Delaware v. Pennsylvania

Summarized by:

  • Court: United States Supreme Court
  • Area(s) of Law: Property Law
  • Date Filed: February 28, 2023
  • Case #: 22-0145
  • Judge(s)/Court Below: JACKSON, J., delivered the opinion for a unanimous Court with respect to Parts I, II, III, and IV–A, and the opinion of the Court with respect to Part IV–B, in which ROBERTS, C. J., and SOTOMAYOR, KAGAN, and KAVANAUGH, JJ., joined.
  • Full Text Opinion

“[N]othing in the parties’ arguments, the Special Master’s Second Interim Report, or the record in these cases [showed] that the Disputed Instruments should be deemed ‘third party bank checks.’”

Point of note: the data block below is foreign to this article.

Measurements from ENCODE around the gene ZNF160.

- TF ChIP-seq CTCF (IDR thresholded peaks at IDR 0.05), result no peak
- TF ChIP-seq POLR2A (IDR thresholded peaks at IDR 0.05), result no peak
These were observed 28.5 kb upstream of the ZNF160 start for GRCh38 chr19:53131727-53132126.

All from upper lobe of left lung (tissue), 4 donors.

MoneyGram believed that Agent Checks and Teller’s Checks (“Disputed Instruments”) were out of the scope of the FDA and abandoned the proceeds to its State of incorporation, Delaware. Pennsylvania and other states invoked the Court’s original jurisdiction. These states argued that the Disputed Instruments were “money order[s]” which fell under the Federal Disposition Act (“FDA”), which would escheat the property to those states where the products were purchased. Delaware argued the Disputed Instruments fell under the “third party bank check” and common law rules of escheatment under Texas v. New Jersey, 379 U.S. 674 applied, resulting in the abandoned proceeds escheating to Delaware.  After oral argument, the Special Master reassessed that decision and concluded that the checks were or could be “third party bank checks” and therefore were excluded from the FDA. The Court held the Disputed Instruments are sufficiently similar to a money order and fall within the FDA. The Court reasoned the checks were similar in function and operation to a money order. The checks were prepaid which would make them escheatable and bring them under the FDA. The Court found the FDA was passed to abrogate the Court’s common law precedent. When the precedent was followed, the checks would often escheat to the place of incorporation instead of the place of purchase. The goal of the FDA was to distribute escheats “as a matter of equity among the several States. Remanded to the Special Master for further proceedings consistent with this opinion.

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